Vegetarian Spider Discovered 101209

Vegetarian Spider Discovered 101209 - and northwestern...

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"Surreal" Vegetarian Spider Found -- A First Matt Kaplan for National Geographic News October 12, 2009 A new discovery has taken the bite out of spiders' status as meat-eaters. A tropical jumping spider that eats mostly plant buds has been identified, a new study says—making it the only known vegetarian out of some 40,000 spider species. In the late 1800s, naturalists named the spider Bagheera kiplingi after a panther in British author Rudyard Kipling's 1894 children's book The Jungle Book. "At that time in history, all the [naturalists] had was a tattered dead specimen," said study leader Christopher Meehan, a biologist at the University of Arizona in Tucson. "They had no idea what it ate. But perhaps they knew that jumping spiders were cat-like in their movements, and [they] decided to name the spider after the agile panther Bagheera in Kipling's book." "Utterly Surreal" Spider Between 2001 and 2008, Meehan and colleagues studied the spider in its tropical habitat in southeastern Mexico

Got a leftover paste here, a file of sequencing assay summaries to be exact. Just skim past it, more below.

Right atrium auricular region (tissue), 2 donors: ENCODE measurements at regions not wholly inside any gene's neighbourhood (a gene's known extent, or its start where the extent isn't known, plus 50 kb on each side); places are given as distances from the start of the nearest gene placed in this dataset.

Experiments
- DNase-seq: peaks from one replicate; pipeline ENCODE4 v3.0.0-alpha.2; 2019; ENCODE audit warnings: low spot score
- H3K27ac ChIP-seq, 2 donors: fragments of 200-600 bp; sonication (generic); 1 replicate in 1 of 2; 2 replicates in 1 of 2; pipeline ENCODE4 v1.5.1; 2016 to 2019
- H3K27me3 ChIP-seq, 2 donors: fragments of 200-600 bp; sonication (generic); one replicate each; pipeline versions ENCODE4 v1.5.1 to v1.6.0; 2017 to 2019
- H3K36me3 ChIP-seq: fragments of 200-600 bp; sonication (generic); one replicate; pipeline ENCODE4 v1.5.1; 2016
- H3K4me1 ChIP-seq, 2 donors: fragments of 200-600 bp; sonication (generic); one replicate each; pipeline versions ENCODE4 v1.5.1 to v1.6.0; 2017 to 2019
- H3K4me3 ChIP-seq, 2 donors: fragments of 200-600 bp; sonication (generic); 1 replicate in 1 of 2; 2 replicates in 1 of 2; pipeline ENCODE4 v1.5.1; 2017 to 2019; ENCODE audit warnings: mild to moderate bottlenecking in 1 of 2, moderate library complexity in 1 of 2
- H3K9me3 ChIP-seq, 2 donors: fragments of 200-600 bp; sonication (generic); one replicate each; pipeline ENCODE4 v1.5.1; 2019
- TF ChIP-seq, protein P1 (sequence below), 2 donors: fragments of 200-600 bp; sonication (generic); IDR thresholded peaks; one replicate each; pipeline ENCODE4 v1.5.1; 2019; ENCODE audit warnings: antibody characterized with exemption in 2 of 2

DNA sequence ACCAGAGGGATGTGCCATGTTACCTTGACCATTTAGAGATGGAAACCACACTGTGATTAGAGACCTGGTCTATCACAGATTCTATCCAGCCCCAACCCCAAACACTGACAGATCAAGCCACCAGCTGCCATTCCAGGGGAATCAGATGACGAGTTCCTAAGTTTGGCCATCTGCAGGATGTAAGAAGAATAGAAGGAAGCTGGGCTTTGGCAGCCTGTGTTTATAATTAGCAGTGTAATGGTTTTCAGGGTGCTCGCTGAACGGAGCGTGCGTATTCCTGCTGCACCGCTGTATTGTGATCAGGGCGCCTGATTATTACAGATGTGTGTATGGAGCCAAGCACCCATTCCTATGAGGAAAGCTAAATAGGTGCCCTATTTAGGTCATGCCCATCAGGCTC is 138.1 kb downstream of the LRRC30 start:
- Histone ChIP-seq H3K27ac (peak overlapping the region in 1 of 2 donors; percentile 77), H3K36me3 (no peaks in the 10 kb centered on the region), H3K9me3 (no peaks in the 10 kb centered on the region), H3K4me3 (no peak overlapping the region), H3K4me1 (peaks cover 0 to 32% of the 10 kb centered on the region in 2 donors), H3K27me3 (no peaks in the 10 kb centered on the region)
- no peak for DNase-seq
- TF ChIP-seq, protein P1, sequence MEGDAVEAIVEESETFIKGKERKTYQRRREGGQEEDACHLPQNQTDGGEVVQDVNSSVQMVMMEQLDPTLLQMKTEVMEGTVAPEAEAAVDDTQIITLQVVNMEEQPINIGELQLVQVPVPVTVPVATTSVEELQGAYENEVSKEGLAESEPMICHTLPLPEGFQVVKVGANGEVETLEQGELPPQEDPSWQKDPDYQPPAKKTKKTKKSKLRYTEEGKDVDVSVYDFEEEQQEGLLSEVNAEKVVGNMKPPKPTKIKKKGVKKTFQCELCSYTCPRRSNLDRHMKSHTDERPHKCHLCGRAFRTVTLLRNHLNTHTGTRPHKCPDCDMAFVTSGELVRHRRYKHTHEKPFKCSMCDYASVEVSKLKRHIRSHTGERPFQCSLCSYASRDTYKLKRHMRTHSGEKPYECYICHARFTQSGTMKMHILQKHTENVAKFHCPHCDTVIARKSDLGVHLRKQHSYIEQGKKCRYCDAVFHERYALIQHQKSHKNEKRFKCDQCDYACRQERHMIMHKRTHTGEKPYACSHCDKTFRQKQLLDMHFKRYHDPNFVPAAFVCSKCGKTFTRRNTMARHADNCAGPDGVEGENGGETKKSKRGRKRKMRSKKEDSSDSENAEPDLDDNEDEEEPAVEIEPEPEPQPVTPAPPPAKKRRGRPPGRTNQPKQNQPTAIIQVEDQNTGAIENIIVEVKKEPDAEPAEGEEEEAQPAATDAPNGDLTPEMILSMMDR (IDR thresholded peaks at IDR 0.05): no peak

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Unformatted text preview: and northwestern Costa Rica . (Get spider facts. ) They observed that the spiders ate nutrient-rich buds that grow on acacia plants. The acacias are also home to a species of ant that live in the plants' hollow thorns. In a classic example of mutualism, the ants protect the plant in return for shelter and food, said Meehan, who conducted the research while at Villanova University in Villanova, Pennsylvania. Yet the fast, stealthy Bagheera has figured out how to leap from thorn to thorn to collect its meal—while avoiding the highly aggressive ants. Though the spider does occasionally snack on ant larvae, the bulk of its diet is plants, Meehan said. "It is utterly surreal," he said, "to see a spider use such effective hunting strategies to hunt a plant." Study published October 12 in the journal Current Biology. © 1996-2008 National Geographic Society. All rights reserved. 1 of 1 2/25/10 4:14 PM...
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This note was uploaded on 04/17/2010 for the course BIO 201 taught by Professor True during the Spring '08 term at SUNY Stony Brook.

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